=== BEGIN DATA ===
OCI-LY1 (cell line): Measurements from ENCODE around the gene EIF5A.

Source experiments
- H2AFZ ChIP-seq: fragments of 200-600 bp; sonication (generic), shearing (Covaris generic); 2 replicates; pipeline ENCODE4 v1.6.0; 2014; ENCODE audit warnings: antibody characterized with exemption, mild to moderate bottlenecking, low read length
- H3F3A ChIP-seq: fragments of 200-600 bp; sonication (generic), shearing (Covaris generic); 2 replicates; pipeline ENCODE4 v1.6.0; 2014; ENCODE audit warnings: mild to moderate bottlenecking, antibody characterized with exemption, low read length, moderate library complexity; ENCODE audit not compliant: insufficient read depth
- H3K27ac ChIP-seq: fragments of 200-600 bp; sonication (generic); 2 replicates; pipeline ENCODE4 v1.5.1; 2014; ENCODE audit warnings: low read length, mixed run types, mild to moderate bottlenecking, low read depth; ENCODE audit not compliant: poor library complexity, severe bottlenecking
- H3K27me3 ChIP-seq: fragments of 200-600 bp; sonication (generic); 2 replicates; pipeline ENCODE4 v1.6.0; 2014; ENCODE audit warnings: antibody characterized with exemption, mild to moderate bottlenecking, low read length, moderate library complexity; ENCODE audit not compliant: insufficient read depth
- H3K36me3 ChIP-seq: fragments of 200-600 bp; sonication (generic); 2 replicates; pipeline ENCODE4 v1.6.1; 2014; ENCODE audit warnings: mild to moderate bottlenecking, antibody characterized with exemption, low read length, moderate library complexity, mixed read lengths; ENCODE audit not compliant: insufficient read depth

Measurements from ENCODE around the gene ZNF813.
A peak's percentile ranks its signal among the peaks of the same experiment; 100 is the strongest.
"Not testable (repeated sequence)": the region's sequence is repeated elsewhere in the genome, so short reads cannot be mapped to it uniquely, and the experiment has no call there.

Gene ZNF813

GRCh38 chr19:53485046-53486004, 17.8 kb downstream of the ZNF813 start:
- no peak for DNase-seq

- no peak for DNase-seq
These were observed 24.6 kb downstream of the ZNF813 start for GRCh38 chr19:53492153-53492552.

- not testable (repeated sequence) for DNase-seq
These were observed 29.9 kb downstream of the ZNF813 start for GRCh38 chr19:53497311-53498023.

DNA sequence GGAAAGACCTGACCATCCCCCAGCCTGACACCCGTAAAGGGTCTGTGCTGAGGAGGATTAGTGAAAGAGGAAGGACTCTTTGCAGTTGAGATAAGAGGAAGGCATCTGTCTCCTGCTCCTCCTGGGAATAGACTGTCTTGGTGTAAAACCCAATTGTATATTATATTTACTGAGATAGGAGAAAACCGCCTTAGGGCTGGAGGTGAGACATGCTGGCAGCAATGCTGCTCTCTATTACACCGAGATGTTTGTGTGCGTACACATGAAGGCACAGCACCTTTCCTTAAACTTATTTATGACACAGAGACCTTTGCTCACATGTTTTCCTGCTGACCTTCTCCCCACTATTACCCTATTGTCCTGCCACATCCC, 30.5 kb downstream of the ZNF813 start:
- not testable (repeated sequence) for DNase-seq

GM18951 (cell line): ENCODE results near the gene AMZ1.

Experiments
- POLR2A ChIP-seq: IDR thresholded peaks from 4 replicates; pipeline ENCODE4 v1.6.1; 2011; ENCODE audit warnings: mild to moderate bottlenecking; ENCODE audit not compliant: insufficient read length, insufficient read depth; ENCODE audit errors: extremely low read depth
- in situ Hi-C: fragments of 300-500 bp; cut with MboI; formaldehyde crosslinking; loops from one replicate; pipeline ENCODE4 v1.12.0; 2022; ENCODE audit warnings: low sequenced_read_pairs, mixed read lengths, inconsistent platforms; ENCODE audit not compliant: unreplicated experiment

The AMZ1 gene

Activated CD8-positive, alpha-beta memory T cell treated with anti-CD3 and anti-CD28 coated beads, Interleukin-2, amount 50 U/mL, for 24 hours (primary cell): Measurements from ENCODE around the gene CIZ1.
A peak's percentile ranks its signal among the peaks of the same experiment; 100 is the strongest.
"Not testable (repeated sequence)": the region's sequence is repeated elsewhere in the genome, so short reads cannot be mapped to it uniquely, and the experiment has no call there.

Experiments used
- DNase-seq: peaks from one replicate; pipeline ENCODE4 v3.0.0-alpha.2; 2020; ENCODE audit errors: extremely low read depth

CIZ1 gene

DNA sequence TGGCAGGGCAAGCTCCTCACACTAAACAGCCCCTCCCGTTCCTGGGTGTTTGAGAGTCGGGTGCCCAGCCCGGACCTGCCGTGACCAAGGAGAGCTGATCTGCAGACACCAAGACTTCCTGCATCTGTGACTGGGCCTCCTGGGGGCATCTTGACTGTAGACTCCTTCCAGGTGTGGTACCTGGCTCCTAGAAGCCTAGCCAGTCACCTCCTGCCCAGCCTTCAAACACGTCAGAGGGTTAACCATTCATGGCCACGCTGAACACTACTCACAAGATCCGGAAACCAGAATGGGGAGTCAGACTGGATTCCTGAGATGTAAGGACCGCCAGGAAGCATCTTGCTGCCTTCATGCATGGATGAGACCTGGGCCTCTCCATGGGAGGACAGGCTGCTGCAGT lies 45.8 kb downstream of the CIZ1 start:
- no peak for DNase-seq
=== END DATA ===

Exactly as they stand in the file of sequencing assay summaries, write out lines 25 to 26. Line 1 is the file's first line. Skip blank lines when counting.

Activated CD8-positive, alpha-beta memory T cell treated with anti-CD3 and anti-CD28 coated beads, Interleukin-2, amount 50 U/mL, for 24 hours (primary cell): Measurements from ENCODE around the gene CIZ1.
A peak's percentile ranks its signal among the peaks of the same experiment; 100 is the strongest.